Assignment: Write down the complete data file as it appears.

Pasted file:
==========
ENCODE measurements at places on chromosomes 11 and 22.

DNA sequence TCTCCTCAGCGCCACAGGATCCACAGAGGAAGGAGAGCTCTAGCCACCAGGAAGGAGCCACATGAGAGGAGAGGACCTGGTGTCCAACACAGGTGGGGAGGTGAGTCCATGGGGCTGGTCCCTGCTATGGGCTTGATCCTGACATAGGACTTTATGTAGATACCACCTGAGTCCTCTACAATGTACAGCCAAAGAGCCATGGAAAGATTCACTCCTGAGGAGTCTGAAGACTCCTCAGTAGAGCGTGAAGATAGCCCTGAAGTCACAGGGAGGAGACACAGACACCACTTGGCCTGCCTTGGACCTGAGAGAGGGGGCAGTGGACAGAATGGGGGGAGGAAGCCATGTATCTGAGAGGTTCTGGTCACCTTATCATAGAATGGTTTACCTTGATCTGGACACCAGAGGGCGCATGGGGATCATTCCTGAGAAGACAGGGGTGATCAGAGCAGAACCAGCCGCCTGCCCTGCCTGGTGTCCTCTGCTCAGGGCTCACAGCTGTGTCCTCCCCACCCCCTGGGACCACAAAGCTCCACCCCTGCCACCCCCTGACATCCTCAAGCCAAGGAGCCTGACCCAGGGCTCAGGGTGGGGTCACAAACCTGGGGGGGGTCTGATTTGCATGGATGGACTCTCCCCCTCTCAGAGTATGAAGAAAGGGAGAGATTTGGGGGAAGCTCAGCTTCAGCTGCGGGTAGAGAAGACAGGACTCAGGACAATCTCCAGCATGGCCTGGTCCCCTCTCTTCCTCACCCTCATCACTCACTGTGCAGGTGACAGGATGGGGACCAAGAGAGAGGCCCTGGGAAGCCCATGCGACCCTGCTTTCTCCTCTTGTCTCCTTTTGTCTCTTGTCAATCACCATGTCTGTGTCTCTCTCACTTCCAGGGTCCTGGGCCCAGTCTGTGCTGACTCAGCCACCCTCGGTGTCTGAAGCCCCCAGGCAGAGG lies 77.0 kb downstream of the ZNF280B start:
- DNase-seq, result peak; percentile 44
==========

ENCODE measurements at places on chromosomes 11 and 22.

DNA sequence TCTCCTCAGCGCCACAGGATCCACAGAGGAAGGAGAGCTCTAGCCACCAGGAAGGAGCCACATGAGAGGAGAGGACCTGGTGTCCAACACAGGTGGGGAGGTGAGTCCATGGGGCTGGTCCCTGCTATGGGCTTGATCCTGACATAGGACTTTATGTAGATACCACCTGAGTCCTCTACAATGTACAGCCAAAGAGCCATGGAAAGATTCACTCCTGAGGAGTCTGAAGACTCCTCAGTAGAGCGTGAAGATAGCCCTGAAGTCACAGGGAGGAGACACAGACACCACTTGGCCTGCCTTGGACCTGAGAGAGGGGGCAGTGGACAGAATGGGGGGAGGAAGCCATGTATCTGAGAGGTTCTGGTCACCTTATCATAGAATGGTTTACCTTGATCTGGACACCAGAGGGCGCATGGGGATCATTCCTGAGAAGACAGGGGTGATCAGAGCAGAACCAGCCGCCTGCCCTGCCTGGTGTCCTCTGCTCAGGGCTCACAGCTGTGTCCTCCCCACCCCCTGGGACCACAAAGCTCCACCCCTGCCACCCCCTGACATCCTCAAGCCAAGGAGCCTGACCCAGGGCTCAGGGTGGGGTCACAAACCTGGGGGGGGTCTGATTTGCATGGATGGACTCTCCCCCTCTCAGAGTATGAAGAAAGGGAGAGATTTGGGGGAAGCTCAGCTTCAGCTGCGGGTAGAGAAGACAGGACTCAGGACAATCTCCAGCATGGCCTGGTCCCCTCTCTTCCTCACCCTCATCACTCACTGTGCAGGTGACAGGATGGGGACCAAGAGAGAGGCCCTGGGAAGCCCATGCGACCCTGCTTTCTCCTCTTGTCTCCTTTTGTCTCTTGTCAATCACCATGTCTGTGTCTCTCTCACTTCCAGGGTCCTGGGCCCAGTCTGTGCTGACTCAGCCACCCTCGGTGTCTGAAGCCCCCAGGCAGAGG lies 77.0 kb downstream of the ZNF280B start:
- DNase-seq, result peak; percentile 44